In one of Tanzania’s best experiences, board a traditional dhow and sail to a pristine coral-reef atoll off the island of Zanzibar. Don scuba-diving equipment and descend into a wondrous realm that teems with every tropical fish imaginable. See turtles, stingrays, dolphins and even, perhaps, a whitetip reef shark on this Zanzibar scuba safari
We stepped onto the beach from our luxurious, makuti-roofed lodge to find a graceful dhow anchored in the shallows. Hats, bathing costumes, sunglasses, towels and we were good to go. The bags with our wetsuits and scuba gear had already been loaded aboard. My partner and I waded through the shallows and climbed up the ladder onto the deck. Our exclusive Zanzibar scuba safari adventure had begun…
The dhow was a beautiful creature with a gleaming, mahogany hull and teak decks. She was about 14m long and powered by twin 90HP Mercury OptiMax engines. The vessel could take a number of guests, but ours was a private Zanzibar scuba safari and we had the dhow and its crew completely to ourselves.
The skipper cum dive master, Faridu, introduced himself while one of the crew raised the anchor and laid it on the foredeck. The engines growled to life and we pointed our prow at Mnemba Atoll, a shaggy emerald dot on the horizon surrounded by water of a luminous turquoise colour I’d never seen before.
Above the grumble of the engines, Faridu told us a bit about the western Indian Ocean ecosystem we were about to immerse ourselves in. ‘These seas provide one of the most important breeding spots for humpback whales, along with habitat for 13 species of sharks,’ he said. ‘The coral reefs of East Africa form one of the planet’s largest fringing reefs and support huge tropical-fish populations, dugongs and turtles.
‘Scientists believe that the region includes “super reefs” that may be able to withstand rising ocean temperatures brought on by climate change … so long as our fisheries’ resources are properly managed. As you will see, what we have here is an underwater paradise!’
He went on to tell us why Zanzibar is such a fantastic scuba location. It has a wealth of varied dive sites with diverse topography and conditions: something for every skill level. There are sites for wall diving, continuous reefs, coral bommies and even historical wrecks around Stone Town.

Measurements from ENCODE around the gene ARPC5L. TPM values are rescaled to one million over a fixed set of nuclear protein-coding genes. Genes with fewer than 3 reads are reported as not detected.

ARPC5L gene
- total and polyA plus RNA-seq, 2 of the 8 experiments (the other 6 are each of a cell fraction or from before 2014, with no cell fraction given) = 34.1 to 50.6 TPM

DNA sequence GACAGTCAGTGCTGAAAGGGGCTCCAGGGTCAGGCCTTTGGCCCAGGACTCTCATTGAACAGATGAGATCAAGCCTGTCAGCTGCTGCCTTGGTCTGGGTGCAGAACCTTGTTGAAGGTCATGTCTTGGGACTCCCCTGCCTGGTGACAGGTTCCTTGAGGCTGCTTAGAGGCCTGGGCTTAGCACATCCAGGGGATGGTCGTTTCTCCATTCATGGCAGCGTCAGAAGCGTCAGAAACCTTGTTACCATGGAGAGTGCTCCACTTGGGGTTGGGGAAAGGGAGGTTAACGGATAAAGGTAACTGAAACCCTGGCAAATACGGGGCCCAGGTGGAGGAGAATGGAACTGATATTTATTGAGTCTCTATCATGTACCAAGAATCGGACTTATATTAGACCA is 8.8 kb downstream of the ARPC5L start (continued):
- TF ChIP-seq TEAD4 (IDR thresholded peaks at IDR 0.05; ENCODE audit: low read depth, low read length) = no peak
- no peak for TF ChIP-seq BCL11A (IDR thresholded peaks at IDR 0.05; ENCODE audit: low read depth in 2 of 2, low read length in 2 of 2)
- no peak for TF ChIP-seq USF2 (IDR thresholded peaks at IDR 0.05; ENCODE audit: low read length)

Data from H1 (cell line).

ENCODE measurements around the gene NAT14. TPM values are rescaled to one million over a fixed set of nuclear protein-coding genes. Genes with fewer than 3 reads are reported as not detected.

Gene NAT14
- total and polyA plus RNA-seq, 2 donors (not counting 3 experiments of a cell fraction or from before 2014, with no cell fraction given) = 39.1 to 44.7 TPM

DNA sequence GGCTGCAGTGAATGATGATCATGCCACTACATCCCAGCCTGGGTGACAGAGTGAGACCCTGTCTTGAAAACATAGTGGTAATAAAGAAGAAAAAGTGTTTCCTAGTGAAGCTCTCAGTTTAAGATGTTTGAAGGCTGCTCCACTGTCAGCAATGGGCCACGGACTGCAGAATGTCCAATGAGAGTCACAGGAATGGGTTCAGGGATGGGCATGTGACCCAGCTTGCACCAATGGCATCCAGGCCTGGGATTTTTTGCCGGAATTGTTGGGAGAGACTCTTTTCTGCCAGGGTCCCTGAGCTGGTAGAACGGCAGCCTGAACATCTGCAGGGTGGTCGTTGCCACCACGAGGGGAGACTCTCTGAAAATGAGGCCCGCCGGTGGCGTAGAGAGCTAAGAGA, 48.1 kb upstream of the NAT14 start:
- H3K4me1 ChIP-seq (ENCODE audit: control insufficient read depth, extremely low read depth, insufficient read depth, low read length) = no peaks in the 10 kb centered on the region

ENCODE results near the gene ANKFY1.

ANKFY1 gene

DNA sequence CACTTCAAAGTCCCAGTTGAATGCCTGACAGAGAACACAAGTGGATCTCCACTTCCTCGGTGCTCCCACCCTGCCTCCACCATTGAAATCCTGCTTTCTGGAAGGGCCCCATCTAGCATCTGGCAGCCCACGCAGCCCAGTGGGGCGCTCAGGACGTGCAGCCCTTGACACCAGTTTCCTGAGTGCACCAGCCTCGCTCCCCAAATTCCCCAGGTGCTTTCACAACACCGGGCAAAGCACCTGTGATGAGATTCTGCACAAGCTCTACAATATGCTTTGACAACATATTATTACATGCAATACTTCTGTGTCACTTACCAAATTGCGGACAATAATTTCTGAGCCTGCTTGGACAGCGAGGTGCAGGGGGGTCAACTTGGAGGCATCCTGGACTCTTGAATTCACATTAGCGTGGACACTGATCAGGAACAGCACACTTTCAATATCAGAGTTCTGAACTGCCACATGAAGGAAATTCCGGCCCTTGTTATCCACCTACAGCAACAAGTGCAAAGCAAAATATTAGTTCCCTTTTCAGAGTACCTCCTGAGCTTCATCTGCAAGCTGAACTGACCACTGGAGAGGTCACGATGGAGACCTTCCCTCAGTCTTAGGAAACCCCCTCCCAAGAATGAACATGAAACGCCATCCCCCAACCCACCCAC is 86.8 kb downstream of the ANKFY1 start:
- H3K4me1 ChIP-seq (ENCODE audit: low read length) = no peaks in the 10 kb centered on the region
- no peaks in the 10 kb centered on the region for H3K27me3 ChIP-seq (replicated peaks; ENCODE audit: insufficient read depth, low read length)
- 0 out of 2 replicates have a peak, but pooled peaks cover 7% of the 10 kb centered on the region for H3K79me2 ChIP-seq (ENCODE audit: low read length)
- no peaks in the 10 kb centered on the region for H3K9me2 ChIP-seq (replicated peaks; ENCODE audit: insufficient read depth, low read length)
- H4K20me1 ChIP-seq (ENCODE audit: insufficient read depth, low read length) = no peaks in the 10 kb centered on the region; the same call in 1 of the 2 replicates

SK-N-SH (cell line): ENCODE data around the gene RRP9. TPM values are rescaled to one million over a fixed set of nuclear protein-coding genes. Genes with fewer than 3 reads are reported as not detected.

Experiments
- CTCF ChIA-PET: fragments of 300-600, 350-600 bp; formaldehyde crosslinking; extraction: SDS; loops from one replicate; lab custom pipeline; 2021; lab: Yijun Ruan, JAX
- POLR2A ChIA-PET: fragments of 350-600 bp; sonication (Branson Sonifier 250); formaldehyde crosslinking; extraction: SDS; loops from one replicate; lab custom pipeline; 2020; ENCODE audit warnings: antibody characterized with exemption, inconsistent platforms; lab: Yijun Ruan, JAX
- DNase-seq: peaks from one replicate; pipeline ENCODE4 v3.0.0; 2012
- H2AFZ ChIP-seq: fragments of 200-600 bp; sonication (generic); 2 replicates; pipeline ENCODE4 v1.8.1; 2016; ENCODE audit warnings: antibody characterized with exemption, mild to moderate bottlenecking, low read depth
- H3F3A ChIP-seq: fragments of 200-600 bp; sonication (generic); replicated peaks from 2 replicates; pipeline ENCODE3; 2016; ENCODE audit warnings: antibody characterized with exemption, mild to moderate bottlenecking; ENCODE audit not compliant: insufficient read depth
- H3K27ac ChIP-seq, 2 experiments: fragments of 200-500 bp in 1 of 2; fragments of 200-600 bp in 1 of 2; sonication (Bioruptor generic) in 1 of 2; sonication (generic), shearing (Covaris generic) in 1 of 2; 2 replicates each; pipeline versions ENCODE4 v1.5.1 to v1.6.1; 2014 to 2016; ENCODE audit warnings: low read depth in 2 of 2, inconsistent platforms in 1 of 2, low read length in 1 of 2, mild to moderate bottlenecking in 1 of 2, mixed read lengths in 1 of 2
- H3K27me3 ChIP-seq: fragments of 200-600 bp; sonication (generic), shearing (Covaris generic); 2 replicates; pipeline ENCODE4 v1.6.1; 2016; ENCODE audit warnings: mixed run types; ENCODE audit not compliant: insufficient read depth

‘Visibility can reach up to 35m and, with Zanzibar being close to the equator, water temperatures never drop below 25ºC,’ said Faridu. ‘The diving is also fantastic for macro photographers. Nudibranchs, pipefish and whip gobies can easily be found by those with a keen eye for the smaller fry.’
We cruised closer to Mnemba Atoll and found a spot far from any other dive boat. ‘Welcome to the tropical-fish capital of East Africa!’ cried Faridu. Our anchor went over the side with a loud splash.
‘Mnemba has stunning, aquarium-like conditions on the west side, and good wall diving on the east side. This morning, our Zanzibar scuba safari will be on Big Wall. It goes all the way down to 60m or more, but we won’t be going nearly that deep. Follow me and let’s have some fun.’
We donned our wetsuits, fins, masks, BCDs and tanks, then tipped backwards over the gunnel, descending 30m down a reef wall that thronged with lion fish, moray eels, nudibranchs and giant groupers. I didn’t know which way to look, such was the visual overload.
It was an utterly magical drift dive in a pretty strong current that buoyed us along nicely. Out in the deeper water, I spotted big Napoleon wrasses, blue-fin trevallies and clouds of dancing bat fish. There were schools of barracudas, rainbow runners, tuna, hundreds of unicorn fish and blotched stingrays. We completed the dive in a shallower area where we could gaze for a while at beautiful hard- and soft corals before surfacing. My partner and I were elated.
Back on board, hot chocolate, warm towels and delicious snacks awaited us. We lay on the deck, basking in the sun and chatting excitedly about all we had seen. After a couple of hours Faridu suggested another Zanzibar scuba safari, this time at Wattabomi, a shallower, less exposed spot.
We descended into a garden of magical coral. Our dive started at a place called Eel City, which was teeming with moray eels, scorpion fish and inquisitive anthias. We finned our way down a gentle slope past a puzzle of coral blocks. I caught sight of a gorgeous green turtle, blending in perfectly with the plate coral.
A word about the coral: it ranged in colour, size and shape, from staghorn and brain coral to mountain and plate. There were parrot fish, Moorish idols, clownfish and a blue-spotted stingray that ghosted off like a stealth bomber. At one point, my mask was surrounded by a school of butterfly fish, their yellow shapes dancing just centimetres from my face. It was a most entrancing vision.
Just before surfacing I spotted a whitetip reef shark, which sent a frisson of fear and excitement through me. It made one languid pass, then disappeared into the deep, dark blue. What a way to end our sensational day of diving!